Thursday Lecture – Alcoholic Beverages

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Transcript Thursday Lecture – Alcoholic Beverages

Lecture 20 – Alcoholic Beverages
Reading: Textbook, Chapter 14
Alcohol Source = Yeast
Alcohol Source = Yeast
Source of ethanol: Saccharomyces species (yeasts)
Alcohol Source = Yeast
Source of ethanol: Saccharomyces species (yeasts)
- microorganism - fungus
Alcohol Source = Yeast
Source of ethanol: Saccharomyces species (yeasts)
- microorganism - fungus
- reproduce by fission (budding)
Alcohol Source = Yeast
Source of ethanol: Saccharomyces species (yeasts)
- microorganism - fungus
- reproduce by fission (budding)
- food = simple sugars only
Alcohol Source = Yeast
Source of ethanol: Saccharomyces species (yeasts)
- microorganism - fungus
- reproduce by fission (budding)
- food = simple sugars only
- anaerobic conditions 
degrade sugars to alcohol
Alcohol - Chemistry
Alcohol = organic compound with hydroxyl group (-OH)
Alcohol - Chemistry
Alcohol = organic compound with hydroxyl group (-OH)
Many different compounds that are alcohols
Alcohol - Chemistry
Alcohol = organic compound with hydroxyl group (-OH)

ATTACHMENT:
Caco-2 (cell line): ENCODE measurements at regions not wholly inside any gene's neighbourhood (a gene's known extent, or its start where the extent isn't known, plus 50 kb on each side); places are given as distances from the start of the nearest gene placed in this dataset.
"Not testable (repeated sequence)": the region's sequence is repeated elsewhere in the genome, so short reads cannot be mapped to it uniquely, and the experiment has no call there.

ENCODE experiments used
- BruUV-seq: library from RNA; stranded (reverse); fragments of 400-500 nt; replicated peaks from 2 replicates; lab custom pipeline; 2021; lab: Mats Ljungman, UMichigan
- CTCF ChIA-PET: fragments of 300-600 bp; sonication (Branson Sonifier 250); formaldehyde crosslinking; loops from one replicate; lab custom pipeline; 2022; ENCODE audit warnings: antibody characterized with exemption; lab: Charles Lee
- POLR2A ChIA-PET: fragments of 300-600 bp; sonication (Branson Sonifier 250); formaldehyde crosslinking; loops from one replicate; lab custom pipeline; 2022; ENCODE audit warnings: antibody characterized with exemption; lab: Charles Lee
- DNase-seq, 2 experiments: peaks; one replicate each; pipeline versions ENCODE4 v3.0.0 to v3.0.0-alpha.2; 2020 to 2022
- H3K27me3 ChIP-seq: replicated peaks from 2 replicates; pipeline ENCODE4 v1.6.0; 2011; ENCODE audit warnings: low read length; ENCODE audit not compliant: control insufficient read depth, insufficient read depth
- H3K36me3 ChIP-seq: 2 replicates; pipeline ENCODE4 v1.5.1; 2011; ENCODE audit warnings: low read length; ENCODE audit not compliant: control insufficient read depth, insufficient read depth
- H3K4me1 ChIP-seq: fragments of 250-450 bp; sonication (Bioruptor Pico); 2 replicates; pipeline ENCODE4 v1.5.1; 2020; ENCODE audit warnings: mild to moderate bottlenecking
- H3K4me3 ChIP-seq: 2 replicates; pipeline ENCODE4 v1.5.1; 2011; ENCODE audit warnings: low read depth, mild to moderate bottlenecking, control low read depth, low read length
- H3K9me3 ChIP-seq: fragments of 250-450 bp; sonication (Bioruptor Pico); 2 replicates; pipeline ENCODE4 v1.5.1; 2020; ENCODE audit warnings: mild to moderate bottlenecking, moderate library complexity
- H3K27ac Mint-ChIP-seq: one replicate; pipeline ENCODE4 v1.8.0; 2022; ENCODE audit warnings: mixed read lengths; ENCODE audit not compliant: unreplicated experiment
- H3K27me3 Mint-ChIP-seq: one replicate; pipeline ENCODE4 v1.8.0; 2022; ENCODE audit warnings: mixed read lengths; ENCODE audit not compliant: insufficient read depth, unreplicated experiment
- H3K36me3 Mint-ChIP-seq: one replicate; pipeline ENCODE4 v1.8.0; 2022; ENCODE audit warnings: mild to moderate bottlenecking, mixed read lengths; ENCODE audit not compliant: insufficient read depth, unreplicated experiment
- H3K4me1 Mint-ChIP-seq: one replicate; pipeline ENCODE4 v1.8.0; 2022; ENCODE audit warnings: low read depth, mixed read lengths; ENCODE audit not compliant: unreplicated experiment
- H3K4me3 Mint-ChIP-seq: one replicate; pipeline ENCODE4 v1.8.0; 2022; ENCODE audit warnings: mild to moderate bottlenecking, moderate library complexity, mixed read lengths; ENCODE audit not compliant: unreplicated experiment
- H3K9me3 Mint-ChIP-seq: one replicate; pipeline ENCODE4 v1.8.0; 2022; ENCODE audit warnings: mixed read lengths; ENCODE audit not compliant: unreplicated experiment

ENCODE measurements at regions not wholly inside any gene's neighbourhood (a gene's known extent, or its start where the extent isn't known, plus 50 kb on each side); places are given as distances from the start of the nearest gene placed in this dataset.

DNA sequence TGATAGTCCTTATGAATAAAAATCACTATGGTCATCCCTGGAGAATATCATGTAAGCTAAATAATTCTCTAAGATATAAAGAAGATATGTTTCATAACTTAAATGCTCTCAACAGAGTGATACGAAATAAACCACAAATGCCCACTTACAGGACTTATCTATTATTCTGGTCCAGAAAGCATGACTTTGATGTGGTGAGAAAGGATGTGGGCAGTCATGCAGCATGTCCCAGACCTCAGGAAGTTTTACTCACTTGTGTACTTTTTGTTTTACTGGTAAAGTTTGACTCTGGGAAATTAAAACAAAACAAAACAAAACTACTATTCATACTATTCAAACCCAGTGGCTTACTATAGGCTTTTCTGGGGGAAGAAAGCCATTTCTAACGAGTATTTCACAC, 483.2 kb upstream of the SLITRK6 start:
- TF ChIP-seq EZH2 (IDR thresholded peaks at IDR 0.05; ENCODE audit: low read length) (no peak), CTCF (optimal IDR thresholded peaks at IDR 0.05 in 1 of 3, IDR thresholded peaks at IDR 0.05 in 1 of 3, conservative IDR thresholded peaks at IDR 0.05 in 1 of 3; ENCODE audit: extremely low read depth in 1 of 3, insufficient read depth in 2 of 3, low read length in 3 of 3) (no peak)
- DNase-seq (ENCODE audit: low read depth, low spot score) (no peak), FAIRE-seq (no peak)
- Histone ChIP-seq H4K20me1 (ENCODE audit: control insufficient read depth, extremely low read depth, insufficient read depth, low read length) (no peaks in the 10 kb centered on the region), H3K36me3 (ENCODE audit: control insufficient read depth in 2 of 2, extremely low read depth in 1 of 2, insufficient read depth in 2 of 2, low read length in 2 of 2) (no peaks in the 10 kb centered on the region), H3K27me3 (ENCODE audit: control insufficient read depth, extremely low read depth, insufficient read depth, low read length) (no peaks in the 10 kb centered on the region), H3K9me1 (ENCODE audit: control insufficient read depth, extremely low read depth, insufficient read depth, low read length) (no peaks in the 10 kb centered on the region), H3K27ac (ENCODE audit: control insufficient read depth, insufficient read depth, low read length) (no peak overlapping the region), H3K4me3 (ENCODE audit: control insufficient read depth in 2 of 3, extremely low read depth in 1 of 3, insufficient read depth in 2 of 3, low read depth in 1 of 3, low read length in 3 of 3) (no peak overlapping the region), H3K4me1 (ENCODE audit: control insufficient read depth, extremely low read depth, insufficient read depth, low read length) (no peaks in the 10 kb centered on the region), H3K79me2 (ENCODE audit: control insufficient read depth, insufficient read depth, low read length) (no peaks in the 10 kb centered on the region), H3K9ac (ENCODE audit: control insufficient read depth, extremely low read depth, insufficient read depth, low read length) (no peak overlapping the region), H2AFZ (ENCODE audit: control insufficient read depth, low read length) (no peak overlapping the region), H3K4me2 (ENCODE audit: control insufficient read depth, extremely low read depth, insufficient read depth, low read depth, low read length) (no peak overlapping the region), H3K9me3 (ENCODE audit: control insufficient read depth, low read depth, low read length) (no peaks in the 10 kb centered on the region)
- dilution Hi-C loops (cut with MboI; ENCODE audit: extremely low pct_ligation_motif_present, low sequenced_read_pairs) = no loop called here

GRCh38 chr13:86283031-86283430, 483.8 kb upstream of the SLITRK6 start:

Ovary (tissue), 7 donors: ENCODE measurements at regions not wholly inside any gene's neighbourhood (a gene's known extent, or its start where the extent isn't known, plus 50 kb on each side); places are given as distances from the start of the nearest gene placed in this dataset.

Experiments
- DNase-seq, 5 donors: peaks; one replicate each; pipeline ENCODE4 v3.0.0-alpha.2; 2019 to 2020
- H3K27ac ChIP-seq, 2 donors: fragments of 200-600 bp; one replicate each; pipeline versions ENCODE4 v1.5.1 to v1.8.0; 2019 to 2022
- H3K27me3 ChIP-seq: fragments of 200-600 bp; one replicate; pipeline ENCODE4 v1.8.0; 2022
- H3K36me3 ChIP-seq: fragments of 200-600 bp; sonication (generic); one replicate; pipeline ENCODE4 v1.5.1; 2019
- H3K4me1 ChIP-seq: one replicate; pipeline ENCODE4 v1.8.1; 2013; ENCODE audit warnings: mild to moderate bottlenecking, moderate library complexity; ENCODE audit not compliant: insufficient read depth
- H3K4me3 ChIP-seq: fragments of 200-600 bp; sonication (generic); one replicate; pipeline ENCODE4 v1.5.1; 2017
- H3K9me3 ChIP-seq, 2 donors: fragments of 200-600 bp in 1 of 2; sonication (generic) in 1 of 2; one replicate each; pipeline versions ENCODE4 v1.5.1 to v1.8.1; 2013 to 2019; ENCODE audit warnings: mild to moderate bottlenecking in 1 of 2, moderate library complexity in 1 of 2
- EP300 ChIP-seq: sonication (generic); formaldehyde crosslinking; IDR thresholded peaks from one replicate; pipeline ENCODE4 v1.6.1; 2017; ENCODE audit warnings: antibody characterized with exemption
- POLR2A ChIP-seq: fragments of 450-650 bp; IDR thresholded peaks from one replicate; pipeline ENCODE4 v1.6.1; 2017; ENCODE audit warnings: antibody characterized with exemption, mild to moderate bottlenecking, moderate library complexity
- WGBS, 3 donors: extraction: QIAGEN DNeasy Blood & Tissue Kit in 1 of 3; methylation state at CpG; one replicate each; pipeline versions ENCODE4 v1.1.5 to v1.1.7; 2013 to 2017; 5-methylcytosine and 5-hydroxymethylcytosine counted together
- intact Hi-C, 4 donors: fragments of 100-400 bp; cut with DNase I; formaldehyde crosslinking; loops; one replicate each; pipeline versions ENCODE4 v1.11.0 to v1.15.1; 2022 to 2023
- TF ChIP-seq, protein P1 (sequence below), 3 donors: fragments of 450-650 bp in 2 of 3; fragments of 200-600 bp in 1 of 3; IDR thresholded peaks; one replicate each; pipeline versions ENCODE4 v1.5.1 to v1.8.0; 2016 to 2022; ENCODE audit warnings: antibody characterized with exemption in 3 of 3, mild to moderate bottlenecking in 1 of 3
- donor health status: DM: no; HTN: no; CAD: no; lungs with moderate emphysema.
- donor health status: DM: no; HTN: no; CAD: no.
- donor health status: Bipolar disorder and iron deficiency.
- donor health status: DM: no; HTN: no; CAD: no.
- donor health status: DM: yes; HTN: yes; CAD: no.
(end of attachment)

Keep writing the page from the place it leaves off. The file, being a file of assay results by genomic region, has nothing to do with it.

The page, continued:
Many different compounds that are alcohols
Beverage alcohol – specifically ethyl alcohol (ethanol)
CH3-CH2OH
Alcohol - Chemistry
Alcohol = organic compound with hydroxyl group (-OH)
Many different compounds that are alcohols
Beverage alcohol – specifically ethyl alcohol (ethanol)
CH3-CH2OH
Other common alcohols:
Methyl alcohol, methanol (wood alcohol): CH3OH
Alcohol - Chemistry
Alcohol = organic compound with hydroxyl group (-OH)
Many different compounds that are alcohols
Beverage alcohol – specifically ethyl alcohol (ethanol)
CH3-CH2OH
Other common alcohols:
Methyl alcohol, methanol (wood alcohol): CH3OH
Isopropyl alcohol, isopropanol (rubbing alcohol): CH3CH3CHOH
Alcohol – As a Drug
Effects of alcohol on human physiology
-
complex set of responses
Alcohol – As a Drug
Effects of alcohol on human physiology
-
complex set of responses
-
nervous system depressant
Alcohol – As a Drug
Effects of alcohol on human physiology
-
complex set of responses
-
nervous system depressant
-
interferes with specific neuroreceptors
Alcohol – As a Drug
Effects of alcohol on human physiology
-
complex set of responses
-
nervous system depressant
-
interferes with specific neuroreceptors
1. Gamma-aminobutyric acid (GABA) receptor  prevents firing
of neurons that produce tenseness  calming effect
Alcohol – As a Drug
Effects of alcohol on human physiology
-
complex set of responses
-
nervous system depressant